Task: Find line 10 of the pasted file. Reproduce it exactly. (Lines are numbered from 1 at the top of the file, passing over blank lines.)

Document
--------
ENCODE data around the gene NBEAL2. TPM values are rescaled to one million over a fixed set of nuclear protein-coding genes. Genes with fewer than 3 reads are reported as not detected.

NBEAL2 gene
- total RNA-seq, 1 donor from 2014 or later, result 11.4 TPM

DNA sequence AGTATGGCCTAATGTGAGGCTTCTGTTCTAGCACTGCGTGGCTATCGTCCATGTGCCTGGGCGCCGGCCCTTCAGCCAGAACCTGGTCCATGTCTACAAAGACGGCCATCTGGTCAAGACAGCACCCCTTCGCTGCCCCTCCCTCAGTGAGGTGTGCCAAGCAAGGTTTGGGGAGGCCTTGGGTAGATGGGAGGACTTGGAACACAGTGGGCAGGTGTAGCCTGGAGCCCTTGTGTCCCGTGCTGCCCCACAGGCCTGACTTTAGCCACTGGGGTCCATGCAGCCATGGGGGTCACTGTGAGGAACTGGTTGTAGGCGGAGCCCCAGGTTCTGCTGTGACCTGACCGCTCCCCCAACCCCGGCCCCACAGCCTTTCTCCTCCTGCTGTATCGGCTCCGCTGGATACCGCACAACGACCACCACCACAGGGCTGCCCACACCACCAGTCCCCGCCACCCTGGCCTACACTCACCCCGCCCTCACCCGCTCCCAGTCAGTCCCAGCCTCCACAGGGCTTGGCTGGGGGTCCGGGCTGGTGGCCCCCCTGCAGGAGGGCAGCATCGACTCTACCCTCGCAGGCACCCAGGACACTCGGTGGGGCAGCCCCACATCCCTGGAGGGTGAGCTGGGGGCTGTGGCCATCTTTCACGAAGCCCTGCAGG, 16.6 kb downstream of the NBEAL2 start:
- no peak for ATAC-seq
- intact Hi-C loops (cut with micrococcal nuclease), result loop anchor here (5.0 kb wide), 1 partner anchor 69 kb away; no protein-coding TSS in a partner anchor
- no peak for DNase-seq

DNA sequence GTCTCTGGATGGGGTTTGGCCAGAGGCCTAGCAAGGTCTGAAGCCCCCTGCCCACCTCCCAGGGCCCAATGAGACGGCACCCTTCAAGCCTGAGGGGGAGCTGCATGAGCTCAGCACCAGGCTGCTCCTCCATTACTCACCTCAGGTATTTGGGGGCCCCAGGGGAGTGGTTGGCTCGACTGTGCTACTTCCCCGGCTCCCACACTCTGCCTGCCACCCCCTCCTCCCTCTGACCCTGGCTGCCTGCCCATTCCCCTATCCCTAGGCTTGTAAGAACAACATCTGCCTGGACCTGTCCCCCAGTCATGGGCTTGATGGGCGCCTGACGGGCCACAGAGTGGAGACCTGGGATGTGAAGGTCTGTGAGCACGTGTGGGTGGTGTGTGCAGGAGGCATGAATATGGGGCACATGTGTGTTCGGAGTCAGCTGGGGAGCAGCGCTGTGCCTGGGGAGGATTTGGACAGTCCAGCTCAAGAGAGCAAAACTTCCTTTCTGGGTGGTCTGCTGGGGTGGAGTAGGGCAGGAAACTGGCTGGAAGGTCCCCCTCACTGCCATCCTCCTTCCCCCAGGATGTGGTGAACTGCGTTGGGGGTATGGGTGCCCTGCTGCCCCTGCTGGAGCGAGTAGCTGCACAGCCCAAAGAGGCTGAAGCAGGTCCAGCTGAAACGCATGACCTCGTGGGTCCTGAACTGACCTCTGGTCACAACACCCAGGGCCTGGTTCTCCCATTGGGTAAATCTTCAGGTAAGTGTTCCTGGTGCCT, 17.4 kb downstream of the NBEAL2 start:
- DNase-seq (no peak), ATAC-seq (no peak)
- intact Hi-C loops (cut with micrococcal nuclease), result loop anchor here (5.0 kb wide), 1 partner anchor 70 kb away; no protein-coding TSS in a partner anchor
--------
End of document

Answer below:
- intact Hi-C loops (cut with micrococcal nuclease), result loop anchor here (5.0 kb wide), 1 partner anchor 70 kb away; no protein-coding TSS in a partner anchor